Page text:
I found myself wading through a muck of doubt when I first started writing this blog post.
I didn’t fully come into my queerness until this past year, when I turned thirty. And before that, I lived as a straight, cis woman. I’m married to a man, and even though lots of people who know me know that I am bi+, it’s not an aspect of myself that’s very visible. So, what right did I have to speak on behalf or directly to the LGBTQIA+ community?
I know that “passing” as straight comes with its own set of privileges and advantages. No one really ever knew or needed to know that I’m bi+, and that has likely saved me from discrimination and unkindness in the past, at the very least (I guess the cat’s out of the bag now, though).
But, alongside the very real safety that comes from flying under the radar, there’s a kind of erasure.
Realizing that I was bi+ felt like an awakening, like the light shifting in the room, like I’d discovered a new color, one that other people had been seeing all along.
It was moving. On the inside, I felt like I was a piece of glass, heated to molten, fluid and strong, and dazzlingly bright. I felt transformed. But, of course, nothing about my outward appearance or lifestyle changed.
When I knew that I wasn’t strictly straight, my husband was the first person I told (he smiled and said “I know,” and we laughed). But, when it came to telling other people, I asked myself: Does it even matter? It doesn’t change anything about me or my relationship to that person. Why open that can of worms?
But, despite these doubting voices in my head, I started coming out to people, usually suddenly and without warning. The words “I’m bi+” would tumble out of my mouth during phone calls with far-flung friends, or during our weekly girl’s happy hour. I was like a Coming Out Jack-in-the-Box.
Between social engagements, I would tell myself that it didn’t matter if I told people that I was bi+ or not. But, two sips into my pale ale, I’d find myself telling people. I took this as a sign that maybe being more visible as a queer person, something I had repeatedly tried to talk myself out of, was important to me.
I started looking forward to PRIDE 2020. I longed to talk to other queer people, to feel proud of this thing that used to make me feel shameful and insecure, and, most importantly, to feel seen.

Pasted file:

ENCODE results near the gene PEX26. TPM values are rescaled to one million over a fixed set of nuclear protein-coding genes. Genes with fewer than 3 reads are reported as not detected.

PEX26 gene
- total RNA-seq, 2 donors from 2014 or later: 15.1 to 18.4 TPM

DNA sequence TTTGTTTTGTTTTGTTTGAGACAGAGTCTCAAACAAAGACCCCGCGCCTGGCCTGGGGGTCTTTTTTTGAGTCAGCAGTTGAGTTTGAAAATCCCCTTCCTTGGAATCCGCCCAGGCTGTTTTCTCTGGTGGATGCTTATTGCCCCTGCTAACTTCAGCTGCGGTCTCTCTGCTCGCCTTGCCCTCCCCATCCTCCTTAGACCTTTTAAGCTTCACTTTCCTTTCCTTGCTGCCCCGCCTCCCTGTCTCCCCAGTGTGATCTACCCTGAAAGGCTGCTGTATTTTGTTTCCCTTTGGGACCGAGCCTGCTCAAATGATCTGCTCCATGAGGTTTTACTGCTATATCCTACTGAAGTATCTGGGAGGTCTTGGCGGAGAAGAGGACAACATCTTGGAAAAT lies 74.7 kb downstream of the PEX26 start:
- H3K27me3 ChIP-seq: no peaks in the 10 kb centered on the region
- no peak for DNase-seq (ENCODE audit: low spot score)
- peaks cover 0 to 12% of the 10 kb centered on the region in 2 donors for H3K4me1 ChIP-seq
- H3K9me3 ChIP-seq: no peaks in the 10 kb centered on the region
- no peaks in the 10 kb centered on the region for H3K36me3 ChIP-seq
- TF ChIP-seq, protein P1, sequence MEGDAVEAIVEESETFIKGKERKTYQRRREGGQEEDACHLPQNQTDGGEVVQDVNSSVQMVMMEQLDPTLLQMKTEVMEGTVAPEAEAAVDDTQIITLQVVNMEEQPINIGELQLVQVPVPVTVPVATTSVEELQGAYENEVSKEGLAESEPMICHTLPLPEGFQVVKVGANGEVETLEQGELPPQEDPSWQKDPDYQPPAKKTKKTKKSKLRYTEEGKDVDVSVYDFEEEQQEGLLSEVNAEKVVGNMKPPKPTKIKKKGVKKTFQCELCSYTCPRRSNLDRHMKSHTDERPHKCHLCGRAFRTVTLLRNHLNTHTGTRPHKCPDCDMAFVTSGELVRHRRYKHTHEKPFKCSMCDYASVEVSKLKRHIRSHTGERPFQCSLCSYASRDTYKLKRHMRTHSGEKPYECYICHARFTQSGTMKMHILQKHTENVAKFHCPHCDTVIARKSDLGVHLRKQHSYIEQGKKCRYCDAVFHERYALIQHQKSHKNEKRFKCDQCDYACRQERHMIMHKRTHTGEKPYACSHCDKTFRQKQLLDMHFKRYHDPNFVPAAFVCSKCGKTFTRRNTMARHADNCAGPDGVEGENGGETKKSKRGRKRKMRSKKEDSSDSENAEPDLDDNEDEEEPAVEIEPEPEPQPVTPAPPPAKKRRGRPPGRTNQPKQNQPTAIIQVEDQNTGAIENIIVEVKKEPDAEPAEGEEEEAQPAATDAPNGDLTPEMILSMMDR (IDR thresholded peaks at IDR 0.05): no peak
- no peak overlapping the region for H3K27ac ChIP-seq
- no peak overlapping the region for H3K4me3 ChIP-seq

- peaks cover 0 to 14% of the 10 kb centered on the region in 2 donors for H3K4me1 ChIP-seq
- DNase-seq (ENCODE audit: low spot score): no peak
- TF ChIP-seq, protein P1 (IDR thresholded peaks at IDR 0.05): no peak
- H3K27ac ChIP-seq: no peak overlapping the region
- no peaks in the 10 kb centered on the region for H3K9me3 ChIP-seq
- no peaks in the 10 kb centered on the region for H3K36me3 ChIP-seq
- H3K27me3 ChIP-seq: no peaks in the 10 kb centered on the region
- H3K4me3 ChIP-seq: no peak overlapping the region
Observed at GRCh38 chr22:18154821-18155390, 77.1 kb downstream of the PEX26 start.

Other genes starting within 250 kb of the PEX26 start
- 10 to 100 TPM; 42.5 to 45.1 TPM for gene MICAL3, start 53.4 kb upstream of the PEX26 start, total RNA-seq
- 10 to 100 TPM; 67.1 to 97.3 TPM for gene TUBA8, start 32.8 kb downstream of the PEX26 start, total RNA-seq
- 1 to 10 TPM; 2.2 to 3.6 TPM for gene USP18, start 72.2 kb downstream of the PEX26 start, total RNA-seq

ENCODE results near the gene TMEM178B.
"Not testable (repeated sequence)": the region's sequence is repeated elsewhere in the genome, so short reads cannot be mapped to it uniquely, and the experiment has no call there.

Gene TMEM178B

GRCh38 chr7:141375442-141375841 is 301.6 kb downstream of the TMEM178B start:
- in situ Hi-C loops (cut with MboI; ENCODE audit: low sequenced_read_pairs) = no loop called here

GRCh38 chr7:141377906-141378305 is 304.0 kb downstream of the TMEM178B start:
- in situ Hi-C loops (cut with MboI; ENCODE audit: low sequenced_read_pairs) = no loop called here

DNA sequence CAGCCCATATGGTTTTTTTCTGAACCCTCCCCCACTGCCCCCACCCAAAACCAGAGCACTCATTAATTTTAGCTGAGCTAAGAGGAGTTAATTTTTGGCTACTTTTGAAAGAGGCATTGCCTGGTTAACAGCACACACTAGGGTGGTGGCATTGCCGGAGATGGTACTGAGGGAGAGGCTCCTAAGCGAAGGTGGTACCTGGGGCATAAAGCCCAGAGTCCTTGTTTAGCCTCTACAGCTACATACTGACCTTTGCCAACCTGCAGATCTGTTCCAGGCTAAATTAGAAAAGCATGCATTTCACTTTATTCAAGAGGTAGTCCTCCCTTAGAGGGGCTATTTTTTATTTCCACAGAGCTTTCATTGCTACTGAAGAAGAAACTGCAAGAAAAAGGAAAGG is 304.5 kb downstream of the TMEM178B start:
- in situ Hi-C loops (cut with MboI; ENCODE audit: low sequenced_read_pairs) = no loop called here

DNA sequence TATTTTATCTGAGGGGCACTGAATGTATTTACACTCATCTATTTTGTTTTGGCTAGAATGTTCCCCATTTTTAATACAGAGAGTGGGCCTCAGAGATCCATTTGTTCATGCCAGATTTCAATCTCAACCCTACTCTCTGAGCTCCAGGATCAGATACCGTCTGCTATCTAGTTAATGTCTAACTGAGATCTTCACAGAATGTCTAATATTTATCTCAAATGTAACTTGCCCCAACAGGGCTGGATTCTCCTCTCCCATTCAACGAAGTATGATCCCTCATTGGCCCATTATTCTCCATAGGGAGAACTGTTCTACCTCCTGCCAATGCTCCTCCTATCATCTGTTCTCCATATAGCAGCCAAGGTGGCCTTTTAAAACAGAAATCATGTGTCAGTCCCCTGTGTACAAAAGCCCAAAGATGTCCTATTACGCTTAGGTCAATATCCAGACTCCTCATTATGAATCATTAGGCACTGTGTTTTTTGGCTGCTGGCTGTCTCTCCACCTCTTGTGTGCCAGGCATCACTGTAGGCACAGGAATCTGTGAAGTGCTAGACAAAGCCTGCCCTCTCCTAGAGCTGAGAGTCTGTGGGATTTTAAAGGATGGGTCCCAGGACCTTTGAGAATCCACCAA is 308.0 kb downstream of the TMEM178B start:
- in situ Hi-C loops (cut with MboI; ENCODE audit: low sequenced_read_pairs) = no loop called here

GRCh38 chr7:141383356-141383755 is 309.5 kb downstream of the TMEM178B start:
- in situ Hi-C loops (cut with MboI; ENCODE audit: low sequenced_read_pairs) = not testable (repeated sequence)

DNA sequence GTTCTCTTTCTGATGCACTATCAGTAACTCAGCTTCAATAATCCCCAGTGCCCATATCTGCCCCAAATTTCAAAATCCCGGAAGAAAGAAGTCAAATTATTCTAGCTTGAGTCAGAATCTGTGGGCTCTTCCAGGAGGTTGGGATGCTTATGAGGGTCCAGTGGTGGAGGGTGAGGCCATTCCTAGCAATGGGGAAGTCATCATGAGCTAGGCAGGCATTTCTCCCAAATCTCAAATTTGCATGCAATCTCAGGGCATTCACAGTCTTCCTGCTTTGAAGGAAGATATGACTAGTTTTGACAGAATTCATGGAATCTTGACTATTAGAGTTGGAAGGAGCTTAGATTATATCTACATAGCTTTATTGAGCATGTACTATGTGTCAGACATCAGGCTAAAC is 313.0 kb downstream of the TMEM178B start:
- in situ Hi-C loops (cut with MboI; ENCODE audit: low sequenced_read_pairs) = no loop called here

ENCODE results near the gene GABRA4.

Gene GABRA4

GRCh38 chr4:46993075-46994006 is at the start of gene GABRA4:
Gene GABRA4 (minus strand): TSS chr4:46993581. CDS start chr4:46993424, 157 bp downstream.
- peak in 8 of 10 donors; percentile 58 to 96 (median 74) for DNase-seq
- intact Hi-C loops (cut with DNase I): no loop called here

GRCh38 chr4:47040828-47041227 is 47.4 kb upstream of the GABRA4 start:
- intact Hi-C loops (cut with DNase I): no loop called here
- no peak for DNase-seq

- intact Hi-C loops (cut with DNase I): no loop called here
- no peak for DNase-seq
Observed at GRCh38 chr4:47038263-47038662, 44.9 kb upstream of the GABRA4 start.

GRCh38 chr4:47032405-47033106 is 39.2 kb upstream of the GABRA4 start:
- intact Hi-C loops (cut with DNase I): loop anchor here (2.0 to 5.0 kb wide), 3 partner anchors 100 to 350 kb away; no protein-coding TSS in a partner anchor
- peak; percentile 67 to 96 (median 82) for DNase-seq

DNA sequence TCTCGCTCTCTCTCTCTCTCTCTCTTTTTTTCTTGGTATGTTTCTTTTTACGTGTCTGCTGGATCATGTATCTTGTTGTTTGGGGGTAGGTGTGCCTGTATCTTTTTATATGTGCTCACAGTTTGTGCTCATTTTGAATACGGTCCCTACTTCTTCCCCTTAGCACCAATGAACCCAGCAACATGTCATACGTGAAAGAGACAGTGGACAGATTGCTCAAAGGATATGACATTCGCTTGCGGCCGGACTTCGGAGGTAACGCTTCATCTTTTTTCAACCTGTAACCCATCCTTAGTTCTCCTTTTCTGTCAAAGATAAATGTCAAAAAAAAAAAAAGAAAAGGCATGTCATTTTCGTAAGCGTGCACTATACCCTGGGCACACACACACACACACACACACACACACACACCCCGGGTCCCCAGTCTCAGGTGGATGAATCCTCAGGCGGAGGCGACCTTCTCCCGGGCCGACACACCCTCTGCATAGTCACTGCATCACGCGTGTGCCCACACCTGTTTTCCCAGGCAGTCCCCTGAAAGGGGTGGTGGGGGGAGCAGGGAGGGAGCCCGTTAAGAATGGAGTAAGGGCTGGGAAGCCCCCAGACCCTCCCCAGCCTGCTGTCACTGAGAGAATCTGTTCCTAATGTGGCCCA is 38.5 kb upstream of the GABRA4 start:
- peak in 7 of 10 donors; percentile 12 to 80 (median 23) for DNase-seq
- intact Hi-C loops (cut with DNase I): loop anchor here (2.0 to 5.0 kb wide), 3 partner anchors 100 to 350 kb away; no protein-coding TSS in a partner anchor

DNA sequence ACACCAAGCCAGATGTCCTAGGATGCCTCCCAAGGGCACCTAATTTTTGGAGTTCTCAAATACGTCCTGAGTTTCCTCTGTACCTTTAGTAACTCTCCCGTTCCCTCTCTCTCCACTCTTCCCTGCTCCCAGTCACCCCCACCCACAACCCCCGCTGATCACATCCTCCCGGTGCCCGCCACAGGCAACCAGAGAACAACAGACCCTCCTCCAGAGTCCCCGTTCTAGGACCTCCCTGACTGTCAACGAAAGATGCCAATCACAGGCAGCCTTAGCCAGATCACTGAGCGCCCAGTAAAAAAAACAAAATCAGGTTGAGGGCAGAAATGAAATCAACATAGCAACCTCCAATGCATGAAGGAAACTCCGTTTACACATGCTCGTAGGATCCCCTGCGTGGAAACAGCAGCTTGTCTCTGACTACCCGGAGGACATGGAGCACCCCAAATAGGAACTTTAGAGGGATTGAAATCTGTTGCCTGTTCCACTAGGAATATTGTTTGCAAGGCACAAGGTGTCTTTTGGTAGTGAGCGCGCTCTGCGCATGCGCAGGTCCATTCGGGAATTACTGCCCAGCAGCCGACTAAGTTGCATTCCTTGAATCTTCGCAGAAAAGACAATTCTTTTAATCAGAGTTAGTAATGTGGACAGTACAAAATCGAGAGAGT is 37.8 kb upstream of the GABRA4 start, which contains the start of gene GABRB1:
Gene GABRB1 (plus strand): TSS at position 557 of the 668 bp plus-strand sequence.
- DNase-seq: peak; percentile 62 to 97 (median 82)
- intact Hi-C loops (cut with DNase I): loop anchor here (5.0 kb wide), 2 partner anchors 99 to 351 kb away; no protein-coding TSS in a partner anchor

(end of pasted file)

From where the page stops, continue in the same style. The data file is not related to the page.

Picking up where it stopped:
Unfortunately, my desire to jump head-first into the queer community sprang up just as the deadly COVID-19 pandemic did. My local PRIDE events, along with most others across the country, have been cancelled.
It was my first opportunity to openly revel in my Bi+ness with other members of the LGBTQ+ community, and fully live my rainbow fantasy, and it had been lost.
Of course, I agree that it would be unsafe for these events to go on as scheduled and I know that my story about missing PRIDE isn’t unique. This is what makes PRIDE so vital.
Taking a moment to validate queerness and to celebrate a part of ourselves that has, in the past, been something that invited shame from others can be incredibly empowering. It can even save lives. The more visible queerness becomes, the more the stigma and discrimination that LGBTQIA+ people face can be cut down at the root.
But, sadly, here we are in 2020, and most of our in-person PRIDE events are no-go. Who knows when we’ll be able to get together in all of our rainbow glory again? And, without this fun and festive reminder that we as queer people have rights, how could I avoid slipping back into my doubts that my bi+-ness mattered to me?
Thankfully, there are a few things in our modern age that help me feel connected to my bi+ness during quarantine, or should I say… queerantine?
Whenever I start to feel a little erased, I throw on “Gettin’ Bi,” a Bi anthem from Crazy Ex-Girlfriend that proudly proclaims, “Cause bi’s legit/Whether you’re a he or a she/We might be a perfect fit.” I blast this 80’s-inspired jam and dance like I would on the streets during PRIDE, but in my living room instead.
And, when I feel like I need to connect more with other LGBTQIA+ people, I turn to Instagram, where accounts like @biplusvisibility, @queerappalachia, and @lgbt_history teach me about my history as a member of the queer community and help me feel seen. It’s a relief to see myself reflected, even in some small way, on my social media feed.
My husband and I are even looking into buying our own rainbow flag to put up for the month of June. Or, maybe we’ll keep it up all year. It’s just one of the many ways we as queer people are able to say I see you, and, without in-person PRIDE events this year, that visibility is more important than ever.